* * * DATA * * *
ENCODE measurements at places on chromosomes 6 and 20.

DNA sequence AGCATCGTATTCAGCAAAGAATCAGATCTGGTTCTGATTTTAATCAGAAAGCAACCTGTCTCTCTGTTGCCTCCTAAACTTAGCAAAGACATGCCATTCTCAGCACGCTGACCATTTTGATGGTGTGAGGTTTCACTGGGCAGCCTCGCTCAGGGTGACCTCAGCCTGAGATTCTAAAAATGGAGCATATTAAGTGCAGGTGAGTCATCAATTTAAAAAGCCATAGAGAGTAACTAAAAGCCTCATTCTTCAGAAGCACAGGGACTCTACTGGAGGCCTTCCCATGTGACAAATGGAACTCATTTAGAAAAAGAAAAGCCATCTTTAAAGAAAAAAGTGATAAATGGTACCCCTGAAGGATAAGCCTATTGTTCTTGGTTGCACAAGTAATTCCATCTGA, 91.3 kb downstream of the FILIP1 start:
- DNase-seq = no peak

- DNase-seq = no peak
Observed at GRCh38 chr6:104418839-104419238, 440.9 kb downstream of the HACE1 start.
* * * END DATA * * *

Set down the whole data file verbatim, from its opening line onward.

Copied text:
ENCODE measurements at places on chromosomes 6 and 20.

DNA sequence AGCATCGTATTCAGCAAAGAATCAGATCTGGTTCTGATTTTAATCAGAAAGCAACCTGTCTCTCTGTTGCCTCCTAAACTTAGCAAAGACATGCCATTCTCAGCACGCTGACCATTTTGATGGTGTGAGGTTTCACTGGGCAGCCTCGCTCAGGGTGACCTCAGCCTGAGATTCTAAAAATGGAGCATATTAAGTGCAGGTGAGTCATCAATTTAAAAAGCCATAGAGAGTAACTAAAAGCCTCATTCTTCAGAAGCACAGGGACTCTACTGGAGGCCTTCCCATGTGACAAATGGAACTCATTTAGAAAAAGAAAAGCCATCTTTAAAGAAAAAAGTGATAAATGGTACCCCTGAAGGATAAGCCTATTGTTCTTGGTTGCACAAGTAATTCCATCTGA, 91.3 kb downstream of the FILIP1 start:
- DNase-seq = no peak

- DNase-seq = no peak
Observed at GRCh38 chr6:104418839-104419238, 440.9 kb downstream of the HACE1 start.